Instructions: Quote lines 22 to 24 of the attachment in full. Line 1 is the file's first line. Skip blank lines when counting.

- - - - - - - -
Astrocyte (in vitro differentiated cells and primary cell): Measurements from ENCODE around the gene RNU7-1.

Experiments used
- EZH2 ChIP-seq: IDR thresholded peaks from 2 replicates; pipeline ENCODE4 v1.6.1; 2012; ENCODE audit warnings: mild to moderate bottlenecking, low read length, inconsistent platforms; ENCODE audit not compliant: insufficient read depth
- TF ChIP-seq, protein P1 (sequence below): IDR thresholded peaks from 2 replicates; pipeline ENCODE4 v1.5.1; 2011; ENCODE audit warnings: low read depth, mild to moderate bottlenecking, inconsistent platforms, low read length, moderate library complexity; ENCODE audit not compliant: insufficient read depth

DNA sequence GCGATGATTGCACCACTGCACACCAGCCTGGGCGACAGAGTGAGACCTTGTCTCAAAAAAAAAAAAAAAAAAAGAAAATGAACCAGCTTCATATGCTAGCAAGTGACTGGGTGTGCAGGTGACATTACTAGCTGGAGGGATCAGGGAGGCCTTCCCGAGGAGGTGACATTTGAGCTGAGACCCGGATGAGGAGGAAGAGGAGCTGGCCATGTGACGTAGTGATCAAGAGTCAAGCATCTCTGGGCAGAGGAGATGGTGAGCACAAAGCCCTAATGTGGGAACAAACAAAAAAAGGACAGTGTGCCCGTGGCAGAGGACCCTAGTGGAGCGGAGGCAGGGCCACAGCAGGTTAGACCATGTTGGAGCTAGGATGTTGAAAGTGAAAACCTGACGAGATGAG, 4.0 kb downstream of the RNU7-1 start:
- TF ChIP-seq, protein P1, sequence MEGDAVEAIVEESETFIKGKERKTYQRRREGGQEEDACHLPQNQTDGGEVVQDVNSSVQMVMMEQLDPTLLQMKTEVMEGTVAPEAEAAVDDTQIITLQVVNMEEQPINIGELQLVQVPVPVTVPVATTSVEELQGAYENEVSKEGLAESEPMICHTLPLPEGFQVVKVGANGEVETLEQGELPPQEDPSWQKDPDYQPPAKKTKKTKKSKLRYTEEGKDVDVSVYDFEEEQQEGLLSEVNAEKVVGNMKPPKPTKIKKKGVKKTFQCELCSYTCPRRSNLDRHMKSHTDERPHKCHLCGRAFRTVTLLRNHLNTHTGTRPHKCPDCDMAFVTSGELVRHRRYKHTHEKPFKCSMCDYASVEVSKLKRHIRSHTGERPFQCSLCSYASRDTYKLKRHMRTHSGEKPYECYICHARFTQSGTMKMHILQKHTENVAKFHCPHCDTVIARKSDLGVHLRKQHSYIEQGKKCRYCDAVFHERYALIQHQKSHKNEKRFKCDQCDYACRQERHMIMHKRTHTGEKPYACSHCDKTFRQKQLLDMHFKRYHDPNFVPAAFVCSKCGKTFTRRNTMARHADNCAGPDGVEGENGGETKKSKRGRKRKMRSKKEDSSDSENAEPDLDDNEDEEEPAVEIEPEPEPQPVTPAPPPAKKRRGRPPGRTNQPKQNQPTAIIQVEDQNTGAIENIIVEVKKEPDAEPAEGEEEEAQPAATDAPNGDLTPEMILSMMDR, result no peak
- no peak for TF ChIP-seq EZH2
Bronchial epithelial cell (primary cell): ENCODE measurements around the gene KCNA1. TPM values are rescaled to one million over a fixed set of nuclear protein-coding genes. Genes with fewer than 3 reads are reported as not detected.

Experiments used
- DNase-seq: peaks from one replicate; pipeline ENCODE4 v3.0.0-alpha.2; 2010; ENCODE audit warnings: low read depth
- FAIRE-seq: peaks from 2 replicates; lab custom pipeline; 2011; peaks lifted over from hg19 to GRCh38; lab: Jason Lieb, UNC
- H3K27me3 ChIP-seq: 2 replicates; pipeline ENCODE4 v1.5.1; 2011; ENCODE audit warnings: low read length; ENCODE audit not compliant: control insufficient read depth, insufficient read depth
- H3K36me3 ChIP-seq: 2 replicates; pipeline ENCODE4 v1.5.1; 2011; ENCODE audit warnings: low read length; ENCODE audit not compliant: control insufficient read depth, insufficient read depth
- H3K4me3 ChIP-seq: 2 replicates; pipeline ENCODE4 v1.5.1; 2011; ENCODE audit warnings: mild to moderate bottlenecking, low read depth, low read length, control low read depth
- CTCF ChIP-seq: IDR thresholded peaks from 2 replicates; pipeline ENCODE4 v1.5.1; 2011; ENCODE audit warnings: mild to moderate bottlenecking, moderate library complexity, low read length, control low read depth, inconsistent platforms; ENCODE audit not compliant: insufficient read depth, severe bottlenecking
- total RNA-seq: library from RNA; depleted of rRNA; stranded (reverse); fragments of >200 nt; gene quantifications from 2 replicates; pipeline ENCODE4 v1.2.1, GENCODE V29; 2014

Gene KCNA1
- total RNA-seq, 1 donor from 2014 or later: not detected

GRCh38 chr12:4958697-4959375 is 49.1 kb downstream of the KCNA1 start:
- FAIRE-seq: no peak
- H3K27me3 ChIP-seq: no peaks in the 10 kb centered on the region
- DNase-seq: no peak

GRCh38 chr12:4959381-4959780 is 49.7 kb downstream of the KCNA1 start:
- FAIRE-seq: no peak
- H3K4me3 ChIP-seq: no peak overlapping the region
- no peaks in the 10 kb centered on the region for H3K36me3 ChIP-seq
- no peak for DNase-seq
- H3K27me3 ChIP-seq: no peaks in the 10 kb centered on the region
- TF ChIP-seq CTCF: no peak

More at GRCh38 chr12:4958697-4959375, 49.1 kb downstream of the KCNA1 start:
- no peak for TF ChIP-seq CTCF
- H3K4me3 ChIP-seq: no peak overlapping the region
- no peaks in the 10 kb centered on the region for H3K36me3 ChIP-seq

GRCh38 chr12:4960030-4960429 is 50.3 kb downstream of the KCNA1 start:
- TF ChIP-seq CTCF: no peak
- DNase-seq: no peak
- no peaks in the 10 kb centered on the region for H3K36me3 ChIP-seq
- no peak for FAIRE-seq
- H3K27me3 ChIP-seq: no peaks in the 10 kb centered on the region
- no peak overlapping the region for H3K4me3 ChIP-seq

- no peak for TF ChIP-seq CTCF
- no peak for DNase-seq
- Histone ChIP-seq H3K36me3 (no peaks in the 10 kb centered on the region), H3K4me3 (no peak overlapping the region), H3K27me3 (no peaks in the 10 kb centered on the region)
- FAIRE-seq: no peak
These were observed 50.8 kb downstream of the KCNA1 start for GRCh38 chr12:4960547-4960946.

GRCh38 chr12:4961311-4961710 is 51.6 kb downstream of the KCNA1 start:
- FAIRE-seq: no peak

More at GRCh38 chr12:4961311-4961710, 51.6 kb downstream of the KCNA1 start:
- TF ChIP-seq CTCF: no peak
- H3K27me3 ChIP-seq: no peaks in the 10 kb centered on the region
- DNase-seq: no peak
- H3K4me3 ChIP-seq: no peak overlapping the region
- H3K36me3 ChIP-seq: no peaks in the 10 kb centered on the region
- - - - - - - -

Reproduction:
- DNase-seq: no peak

GRCh38 chr12:4959381-4959780 is 49.7 kb downstream of the KCNA1 start:
- FAIRE-seq: no peak